Residents who live near the wharf in Rocky Point, P.E.I., are calling the structure a safety hazard and are asking the province to fix it.
Located southwest of Cornwall, the wharf is falling apart. Materials used to construct it — wood and metal rebar — have fallen onto the beach and into water surrounding it.
Deryck Mallett has lived up the road from the wharf for 16 years and said the structure is continually deteriorating.
"It's getting worse every time we have a storm and every winter it keeps pulling the thing apart," said Mallett.
It has now become a safety issue, as material is all over the shoreline and in the water, he said.
"A lot of people come down here in the summertime to use the beach and swim and they're exposed to this here in the water," said Mallett.
Opposition leader and MLA for the district Peter Bevan-Baker said he is aware of the situation and raised the issue in the legislature this month.
Harbours and wharfs are typically federal jurisdiction. But Rocky Point wharf was handed to the province in the 1970s, making the structure a responsibility of the provincial government, said Bevan-Baker.
Might be beyond repair
Bevan-Baker wants the province to address the situation at the wharf but thinks it might not be salvageable.
"I think at this point the wharf is beyond repair. I'm not sure that that was true perhaps even five or 10 years ago. But if you look at the wharf today if you go down and look at it, it's gone," he said.
The only solution at this point, Bevan-Baker said, is to tear down what's left and "dispose of it appropriately."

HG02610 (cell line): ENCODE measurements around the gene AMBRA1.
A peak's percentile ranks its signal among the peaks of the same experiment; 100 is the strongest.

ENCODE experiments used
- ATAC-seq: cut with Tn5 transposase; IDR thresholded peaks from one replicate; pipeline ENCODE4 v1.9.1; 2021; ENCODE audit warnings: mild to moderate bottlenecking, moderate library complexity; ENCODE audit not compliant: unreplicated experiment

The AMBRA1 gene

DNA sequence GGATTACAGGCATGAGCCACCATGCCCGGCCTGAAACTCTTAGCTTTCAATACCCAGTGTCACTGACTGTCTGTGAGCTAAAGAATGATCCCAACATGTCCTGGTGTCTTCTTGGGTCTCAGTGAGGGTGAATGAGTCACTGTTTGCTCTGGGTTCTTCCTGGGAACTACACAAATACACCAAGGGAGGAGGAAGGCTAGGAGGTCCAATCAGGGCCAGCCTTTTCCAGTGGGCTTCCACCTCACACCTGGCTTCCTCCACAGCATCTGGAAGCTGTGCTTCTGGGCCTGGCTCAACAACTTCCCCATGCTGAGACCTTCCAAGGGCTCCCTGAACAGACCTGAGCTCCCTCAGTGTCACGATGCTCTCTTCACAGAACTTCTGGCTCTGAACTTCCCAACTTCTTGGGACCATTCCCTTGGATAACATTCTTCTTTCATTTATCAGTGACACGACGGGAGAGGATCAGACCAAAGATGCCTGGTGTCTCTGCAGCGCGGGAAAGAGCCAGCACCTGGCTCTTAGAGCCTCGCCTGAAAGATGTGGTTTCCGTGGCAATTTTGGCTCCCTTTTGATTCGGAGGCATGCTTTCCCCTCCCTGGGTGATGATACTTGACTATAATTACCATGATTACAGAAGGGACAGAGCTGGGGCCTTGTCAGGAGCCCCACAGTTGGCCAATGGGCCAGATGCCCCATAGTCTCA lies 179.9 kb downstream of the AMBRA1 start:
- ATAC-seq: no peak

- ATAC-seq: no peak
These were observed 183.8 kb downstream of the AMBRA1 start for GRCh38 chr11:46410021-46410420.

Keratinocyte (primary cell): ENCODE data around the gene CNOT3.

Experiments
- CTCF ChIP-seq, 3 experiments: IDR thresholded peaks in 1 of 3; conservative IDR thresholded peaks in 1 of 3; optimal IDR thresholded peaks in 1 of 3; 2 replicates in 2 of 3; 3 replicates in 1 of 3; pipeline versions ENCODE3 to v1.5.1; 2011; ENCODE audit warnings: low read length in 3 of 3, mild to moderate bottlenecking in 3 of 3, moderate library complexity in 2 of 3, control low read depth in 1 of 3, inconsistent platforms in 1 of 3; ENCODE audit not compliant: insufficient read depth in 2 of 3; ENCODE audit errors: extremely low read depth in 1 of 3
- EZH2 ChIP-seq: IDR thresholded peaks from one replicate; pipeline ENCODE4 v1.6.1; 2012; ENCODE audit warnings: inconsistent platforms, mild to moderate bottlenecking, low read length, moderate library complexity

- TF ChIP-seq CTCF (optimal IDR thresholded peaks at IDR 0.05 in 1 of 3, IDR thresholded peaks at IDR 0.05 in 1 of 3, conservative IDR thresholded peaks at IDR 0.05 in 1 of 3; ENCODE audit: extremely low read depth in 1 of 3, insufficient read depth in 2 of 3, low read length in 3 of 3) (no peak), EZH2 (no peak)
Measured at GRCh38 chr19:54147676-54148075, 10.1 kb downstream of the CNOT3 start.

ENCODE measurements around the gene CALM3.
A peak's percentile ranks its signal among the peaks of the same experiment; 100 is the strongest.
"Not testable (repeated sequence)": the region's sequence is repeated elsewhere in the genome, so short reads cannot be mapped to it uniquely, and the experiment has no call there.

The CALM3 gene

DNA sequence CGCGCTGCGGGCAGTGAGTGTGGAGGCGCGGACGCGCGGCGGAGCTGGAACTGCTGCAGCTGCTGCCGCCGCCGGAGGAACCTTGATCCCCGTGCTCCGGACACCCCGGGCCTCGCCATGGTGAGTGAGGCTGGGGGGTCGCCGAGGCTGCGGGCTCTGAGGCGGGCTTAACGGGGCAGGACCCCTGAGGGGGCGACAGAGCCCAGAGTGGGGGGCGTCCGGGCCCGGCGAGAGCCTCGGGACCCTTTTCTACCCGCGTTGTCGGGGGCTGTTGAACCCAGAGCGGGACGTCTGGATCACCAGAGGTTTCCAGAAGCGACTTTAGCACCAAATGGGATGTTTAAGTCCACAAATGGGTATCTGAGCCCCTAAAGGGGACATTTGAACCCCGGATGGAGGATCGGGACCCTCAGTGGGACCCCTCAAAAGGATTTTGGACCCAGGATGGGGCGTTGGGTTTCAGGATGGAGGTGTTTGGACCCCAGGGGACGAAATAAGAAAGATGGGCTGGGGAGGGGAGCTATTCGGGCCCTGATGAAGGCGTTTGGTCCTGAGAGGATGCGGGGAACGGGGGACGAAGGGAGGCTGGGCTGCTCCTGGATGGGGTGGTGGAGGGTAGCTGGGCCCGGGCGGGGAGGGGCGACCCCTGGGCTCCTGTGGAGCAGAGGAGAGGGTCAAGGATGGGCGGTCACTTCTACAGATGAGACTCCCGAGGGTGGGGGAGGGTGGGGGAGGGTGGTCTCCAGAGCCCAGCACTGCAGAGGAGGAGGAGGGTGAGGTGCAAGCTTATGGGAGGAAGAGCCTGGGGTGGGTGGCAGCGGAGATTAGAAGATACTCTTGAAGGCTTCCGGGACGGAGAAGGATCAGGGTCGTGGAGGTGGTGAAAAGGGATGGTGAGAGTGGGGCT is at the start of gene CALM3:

Mallett wants the government to clean up the shoreline.
He said a priority at this point is to pick up the material on the shoreline and any portion of the wharf that is loose. If it's not picked up, another storm will blow more debris into the water, he said.
Bevan-Baker submitted a written question to Minister of Transportation Steven Myers about the wharf.
Looking at options
In a written answer, Myers said his department is working to clean up debris around the wharf and looking at more signs indicating the wharf is dangerous and should not be accessed by the public.
The department will also maintain "access for watercraft users who use land near the wharf to get to the water" and they will be doing an assessment of the wharf, he said in the written response.
Bevan-Baker said after he received that response he spoke with the minister regarding the wharf, and did not receive a commitment on when that assessment, or the cleanup, would take place.
"I appreciate the fact that they are aware of it and that it's on their radar but I'm hoping that they will clean it up, well as early as this year. But, I have to tell you I didn't get a commitment to that effect," he said.
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